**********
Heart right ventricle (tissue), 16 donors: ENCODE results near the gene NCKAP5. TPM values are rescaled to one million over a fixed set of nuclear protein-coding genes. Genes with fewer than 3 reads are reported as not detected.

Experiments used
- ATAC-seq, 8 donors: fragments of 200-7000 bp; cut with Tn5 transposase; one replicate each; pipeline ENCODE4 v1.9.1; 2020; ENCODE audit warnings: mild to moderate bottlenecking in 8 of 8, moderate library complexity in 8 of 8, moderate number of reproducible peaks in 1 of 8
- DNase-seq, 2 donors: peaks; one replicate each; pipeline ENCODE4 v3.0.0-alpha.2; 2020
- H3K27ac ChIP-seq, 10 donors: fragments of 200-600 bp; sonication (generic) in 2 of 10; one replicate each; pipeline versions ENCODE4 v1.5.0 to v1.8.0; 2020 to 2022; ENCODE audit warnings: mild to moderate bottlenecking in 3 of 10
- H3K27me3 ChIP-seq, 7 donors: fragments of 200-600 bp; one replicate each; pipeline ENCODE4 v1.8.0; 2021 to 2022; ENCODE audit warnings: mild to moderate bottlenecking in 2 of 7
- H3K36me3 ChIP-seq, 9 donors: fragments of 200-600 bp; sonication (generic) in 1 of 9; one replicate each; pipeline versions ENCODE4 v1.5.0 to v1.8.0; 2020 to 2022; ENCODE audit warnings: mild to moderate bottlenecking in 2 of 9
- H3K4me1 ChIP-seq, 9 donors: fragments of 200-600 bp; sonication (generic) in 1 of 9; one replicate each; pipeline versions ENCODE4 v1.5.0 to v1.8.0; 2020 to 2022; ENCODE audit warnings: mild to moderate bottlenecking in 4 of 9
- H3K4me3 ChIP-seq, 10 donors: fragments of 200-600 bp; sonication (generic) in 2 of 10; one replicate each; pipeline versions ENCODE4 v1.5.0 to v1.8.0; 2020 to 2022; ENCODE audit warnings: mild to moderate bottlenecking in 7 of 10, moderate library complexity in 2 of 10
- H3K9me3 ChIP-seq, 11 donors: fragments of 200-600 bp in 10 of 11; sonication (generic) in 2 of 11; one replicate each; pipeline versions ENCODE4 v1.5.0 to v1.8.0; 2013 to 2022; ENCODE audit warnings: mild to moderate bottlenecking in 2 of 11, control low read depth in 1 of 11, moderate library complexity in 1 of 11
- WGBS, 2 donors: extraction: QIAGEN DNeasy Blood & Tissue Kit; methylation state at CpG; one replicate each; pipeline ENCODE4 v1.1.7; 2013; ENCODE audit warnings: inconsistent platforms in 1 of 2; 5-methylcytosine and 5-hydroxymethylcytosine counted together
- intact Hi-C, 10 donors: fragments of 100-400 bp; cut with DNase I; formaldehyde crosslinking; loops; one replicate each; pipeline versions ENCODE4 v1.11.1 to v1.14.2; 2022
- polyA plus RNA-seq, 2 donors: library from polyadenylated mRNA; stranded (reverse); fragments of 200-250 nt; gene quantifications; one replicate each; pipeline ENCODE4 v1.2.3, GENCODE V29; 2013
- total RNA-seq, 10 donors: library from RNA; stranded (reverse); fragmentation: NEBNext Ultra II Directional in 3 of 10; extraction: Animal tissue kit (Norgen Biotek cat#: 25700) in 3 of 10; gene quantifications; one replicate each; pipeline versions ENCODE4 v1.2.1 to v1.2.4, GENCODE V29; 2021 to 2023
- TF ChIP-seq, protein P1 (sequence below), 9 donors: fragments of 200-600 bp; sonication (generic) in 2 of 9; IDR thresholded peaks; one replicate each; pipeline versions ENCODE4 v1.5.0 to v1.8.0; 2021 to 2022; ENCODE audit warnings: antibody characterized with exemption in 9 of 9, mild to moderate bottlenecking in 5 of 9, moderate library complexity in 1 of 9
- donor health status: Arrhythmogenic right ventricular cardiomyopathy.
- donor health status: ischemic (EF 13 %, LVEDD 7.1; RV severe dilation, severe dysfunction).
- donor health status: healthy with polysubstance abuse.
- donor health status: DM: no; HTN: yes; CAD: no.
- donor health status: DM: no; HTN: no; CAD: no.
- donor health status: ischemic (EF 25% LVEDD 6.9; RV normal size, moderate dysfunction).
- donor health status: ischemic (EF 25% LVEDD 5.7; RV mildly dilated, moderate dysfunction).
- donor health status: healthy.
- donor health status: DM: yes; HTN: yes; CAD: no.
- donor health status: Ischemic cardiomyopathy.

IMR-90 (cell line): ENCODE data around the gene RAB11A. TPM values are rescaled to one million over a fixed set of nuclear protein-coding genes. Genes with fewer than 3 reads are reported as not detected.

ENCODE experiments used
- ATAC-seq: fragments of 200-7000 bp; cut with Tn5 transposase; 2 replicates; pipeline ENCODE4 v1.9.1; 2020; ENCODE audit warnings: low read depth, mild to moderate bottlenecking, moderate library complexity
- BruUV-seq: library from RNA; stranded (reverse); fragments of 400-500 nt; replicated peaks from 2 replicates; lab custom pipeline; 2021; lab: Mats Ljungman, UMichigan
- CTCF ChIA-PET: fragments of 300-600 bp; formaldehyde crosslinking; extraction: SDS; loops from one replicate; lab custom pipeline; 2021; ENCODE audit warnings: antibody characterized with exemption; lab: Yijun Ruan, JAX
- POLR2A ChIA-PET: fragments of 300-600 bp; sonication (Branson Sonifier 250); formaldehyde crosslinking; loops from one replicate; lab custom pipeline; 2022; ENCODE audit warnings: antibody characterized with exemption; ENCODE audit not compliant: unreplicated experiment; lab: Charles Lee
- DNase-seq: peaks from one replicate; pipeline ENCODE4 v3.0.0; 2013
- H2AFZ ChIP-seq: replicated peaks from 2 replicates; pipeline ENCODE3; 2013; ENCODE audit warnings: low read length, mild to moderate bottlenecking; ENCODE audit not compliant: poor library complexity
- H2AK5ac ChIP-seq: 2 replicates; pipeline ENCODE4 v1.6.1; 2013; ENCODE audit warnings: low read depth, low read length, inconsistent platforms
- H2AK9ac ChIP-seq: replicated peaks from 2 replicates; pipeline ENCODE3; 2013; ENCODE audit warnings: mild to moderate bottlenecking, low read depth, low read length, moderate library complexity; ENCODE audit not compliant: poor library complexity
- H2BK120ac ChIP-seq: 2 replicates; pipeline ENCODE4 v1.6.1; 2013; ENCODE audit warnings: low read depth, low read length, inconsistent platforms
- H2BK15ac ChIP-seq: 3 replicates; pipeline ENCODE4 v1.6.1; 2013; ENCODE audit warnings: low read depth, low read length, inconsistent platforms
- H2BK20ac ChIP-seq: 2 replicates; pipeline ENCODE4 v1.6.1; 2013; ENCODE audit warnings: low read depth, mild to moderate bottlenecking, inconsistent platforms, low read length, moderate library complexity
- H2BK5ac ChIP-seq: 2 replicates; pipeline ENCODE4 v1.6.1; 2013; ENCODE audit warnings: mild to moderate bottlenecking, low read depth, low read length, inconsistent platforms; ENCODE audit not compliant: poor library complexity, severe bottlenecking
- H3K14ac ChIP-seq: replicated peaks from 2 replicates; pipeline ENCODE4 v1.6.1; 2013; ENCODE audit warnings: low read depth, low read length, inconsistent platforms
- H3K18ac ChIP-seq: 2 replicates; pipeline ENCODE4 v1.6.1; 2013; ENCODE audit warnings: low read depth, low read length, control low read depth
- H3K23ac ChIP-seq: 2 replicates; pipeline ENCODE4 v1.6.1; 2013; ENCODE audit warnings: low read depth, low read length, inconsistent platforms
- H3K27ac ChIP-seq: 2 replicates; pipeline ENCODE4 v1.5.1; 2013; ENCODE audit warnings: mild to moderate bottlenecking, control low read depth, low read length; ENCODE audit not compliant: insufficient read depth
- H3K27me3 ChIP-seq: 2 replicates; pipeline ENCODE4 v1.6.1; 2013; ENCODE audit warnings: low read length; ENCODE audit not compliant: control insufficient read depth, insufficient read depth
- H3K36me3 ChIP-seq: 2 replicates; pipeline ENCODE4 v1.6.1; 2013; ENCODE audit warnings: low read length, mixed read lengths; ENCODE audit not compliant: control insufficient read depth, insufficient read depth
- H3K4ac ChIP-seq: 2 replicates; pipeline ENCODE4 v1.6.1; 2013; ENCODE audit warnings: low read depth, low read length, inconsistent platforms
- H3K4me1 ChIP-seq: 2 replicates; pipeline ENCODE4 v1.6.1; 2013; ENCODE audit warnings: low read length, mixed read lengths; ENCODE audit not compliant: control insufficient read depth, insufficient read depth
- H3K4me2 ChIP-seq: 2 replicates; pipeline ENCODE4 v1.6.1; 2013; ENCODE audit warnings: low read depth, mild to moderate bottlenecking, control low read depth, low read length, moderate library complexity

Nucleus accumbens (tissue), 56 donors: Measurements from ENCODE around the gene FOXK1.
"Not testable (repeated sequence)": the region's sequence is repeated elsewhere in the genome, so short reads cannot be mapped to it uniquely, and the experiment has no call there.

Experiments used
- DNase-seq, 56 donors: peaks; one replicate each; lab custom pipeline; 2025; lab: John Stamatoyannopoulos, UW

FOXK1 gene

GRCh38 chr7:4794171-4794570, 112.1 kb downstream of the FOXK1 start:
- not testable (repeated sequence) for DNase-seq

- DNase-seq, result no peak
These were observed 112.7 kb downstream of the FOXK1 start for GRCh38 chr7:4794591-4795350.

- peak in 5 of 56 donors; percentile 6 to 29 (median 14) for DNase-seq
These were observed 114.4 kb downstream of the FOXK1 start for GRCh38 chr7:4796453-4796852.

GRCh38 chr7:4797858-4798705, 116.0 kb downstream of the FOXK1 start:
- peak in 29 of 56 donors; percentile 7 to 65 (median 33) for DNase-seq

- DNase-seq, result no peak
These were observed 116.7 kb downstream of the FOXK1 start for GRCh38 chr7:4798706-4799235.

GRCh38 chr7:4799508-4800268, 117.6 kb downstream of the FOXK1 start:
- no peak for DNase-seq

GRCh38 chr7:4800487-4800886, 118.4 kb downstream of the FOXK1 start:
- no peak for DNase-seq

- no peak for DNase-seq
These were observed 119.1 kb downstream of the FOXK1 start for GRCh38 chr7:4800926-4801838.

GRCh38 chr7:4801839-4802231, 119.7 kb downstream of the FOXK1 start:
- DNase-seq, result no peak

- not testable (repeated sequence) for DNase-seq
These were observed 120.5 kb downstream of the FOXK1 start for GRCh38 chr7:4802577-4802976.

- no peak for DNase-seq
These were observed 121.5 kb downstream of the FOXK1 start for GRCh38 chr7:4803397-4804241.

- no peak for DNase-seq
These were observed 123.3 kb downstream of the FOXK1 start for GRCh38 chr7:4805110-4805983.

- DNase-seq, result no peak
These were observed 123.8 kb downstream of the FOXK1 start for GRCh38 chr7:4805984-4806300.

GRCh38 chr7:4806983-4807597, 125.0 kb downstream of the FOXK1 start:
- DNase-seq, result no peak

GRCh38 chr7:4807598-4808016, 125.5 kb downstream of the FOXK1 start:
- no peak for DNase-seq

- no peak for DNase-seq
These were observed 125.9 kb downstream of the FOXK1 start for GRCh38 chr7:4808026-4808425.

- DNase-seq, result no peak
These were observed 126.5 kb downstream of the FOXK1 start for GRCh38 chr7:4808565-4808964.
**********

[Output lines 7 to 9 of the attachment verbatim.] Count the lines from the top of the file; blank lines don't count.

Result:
- H3K36me3 ChIP-seq, 9 donors: fragments of 200-600 bp; sonication (generic) in 1 of 9; one replicate each; pipeline versions ENCODE4 v1.5.0 to v1.8.0; 2020 to 2022; ENCODE audit warnings: mild to moderate bottlenecking in 2 of 9
- H3K4me1 ChIP-seq, 9 donors: fragments of 200-600 bp; sonication (generic) in 1 of 9; one replicate each; pipeline versions ENCODE4 v1.5.0 to v1.8.0; 2020 to 2022; ENCODE audit warnings: mild to moderate bottlenecking in 4 of 9
- H3K4me3 ChIP-seq, 10 donors: fragments of 200-600 bp; sonication (generic) in 2 of 10; one replicate each; pipeline versions ENCODE4 v1.5.0 to v1.8.0; 2020 to 2022; ENCODE audit warnings: mild to moderate bottlenecking in 7 of 10, moderate library complexity in 2 of 10